Similar to any animal, chinchillas can get many types of abscesses as well. There are no specific causes why a chinchilla can develop an abscess; they may have one as a result of an infected wound, a small scratch, an insect bite, malocclusion, or a splinter from a piece of hay. These infections are usually caused by different strains of streptococcus, the same bacteria that can be passed around by humans. Just like us, chins can get infections, lumps, bumps, and pustules for almost any reason. This does not mean they will die or will spread their illness to you, they just may need a vet visit to get medicine. For some, the strain Strep Equi Zoo, or "Strangles," caused quite the stir in the chin world. Mainly affecting the West Coast several years back, it was thought to have been caught from horses and was resistant to Baytril. Most strains of strep these days are not nearly as aggressive to chinchillas. Most animals now have a much more benign form that will erupt into one abscess and never occur again in the animal. If your chinchilla develops an abscess, veterinary care is required. Most vets will drain the lump to reduce discomfort, take a culture of the drainage, and will choose the appropriate antibiotic. Without knowing what can trigger an abscess to form, it is best to always wash your hands, keep bugs or pests away from your chinchilla's cage, avoid touching other animals prior to interacting with your chin and always keep new visitors to a minimum.
Always quarantine any new animal you bring into your home away from your already established animal. It is advised to wait a minimum of 30 days before attempting to bond a new chinchilla with your previous chin. This will ensures that there are no infections spread between all animals involved. Remember to always wash your hands as well to prevent any exposure to bacteria, viruses, or parasites.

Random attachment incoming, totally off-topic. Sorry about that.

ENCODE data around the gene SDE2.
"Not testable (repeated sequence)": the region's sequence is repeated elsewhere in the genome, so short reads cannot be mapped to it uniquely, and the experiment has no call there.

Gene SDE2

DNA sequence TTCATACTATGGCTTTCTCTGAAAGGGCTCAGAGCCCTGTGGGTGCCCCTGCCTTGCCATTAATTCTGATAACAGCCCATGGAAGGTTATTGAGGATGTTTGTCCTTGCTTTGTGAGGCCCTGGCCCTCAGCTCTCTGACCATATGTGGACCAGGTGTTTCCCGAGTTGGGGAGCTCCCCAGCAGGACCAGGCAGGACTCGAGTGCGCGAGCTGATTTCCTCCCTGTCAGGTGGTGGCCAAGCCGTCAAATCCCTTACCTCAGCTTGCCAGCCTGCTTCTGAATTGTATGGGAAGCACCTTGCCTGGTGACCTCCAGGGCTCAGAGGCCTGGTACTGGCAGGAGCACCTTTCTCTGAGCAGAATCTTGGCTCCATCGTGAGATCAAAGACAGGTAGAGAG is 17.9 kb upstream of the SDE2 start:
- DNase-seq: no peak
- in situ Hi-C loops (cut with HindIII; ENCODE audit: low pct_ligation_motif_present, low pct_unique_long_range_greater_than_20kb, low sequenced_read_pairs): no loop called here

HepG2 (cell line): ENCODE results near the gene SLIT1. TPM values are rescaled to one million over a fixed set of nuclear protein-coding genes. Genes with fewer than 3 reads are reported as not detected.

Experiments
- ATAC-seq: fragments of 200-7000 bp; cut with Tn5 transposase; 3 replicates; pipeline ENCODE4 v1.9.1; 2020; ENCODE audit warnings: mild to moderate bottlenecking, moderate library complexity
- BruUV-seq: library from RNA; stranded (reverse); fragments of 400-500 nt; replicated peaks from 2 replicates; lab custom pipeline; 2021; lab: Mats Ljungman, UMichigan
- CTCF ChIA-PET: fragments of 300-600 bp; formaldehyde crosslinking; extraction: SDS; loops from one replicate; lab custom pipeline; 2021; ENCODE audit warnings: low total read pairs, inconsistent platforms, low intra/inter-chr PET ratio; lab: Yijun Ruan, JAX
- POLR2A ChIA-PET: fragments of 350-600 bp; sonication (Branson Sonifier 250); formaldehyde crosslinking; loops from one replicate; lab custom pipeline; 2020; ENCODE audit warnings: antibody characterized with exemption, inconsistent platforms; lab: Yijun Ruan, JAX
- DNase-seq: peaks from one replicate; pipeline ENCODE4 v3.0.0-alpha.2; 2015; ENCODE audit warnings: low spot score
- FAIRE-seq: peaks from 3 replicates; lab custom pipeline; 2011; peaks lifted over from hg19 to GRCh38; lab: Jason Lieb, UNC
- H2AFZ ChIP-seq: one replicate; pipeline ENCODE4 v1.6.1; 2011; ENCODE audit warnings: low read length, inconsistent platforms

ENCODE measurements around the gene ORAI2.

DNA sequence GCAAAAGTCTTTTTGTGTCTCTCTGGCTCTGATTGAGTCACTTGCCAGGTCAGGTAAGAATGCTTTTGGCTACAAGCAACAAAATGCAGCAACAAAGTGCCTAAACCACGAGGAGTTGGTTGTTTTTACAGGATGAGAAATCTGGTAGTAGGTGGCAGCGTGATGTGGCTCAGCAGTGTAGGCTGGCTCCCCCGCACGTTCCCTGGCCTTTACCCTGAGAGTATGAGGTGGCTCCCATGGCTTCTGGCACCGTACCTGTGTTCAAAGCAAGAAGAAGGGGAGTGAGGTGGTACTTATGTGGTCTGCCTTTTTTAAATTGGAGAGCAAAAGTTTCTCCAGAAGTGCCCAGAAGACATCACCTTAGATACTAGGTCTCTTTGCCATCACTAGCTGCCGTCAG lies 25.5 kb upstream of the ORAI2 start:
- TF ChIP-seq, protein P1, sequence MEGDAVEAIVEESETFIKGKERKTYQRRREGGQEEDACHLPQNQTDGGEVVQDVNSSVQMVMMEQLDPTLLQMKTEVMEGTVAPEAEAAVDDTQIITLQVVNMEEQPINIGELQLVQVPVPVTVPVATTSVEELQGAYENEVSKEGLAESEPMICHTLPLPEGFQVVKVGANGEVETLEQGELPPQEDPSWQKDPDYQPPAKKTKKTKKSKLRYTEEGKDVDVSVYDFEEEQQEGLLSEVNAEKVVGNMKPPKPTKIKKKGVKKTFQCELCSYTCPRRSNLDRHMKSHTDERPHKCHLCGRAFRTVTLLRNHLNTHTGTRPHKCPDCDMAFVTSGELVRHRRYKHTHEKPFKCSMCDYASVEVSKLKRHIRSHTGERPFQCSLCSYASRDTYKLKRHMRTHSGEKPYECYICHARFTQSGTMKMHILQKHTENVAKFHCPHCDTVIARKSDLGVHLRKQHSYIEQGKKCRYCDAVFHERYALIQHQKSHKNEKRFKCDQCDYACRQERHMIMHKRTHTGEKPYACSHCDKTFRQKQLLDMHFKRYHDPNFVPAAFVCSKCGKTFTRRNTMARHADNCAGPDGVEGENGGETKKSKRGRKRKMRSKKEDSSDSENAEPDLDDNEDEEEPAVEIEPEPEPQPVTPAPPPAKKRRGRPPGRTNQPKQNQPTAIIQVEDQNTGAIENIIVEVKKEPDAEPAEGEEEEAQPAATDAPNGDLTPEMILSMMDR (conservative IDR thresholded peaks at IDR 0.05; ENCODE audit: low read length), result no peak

Eye Drainage or "Crusty" Eyes
Although a wet or "goopy" eye can indicate possible malocclusion, this is not always the case. For some animals, there can be other factors that cause eye drainage. A simple scratch of the eye or eyelid can cause an eye to be irritated. Sometimes an animal may get dust, hay or bedding in the eye that aggravates it leading to crusting or oozing. Other times, there may be a bacterial or staph infection of the eye or tear ducts that may need ophthalmic ointments such as Terramycin.
For animals with a sore eye, a damp wash cloth can make for a great warm compress. Gently clean the eye of any debris by applying gentle pressure with the compress and wiping the material away. After cleansing, an ointment can be applied with a clean cotton swab. If the eye still persists, a vet visit may be necessary to see if the eye is damaged or if a more serious infection is occurring.
Ringworm or Fungus
Most often in hot, humid summers, chins can get what is called "fungus" or "ring worm." Florida is the perfect climate almost all year round for fungus to grow. Keeping your chin room cool and low in humidity is vital to your animal’s health. Chinchillas have very dense thick fur. With our humid weather this can cause developed a fungal rash. All chinchillas regardless of where they come from have the potential to display fungus. Don’t worry, that doesn’t mean you are a bad housekeeper, it just means that the room you are keeping your chin in might be too warm. Warm, wet air is the perfect combination that creates this issue.
Fungus looks like small patches of fur gone with rough scratchy skin underneath. It isn’t fatal, a simple fix is to add antifungal powder to your chinchilla’s dust. Tinactin, Lotramine or your local store brand will work. Gently squeeze about two good puffs into the dust each time you dust your chinchilla. This will act as a preventive and help clear up any fungus that may have started. It can take about six weeks for a spot of fungus to clear up and fur to start to grow back.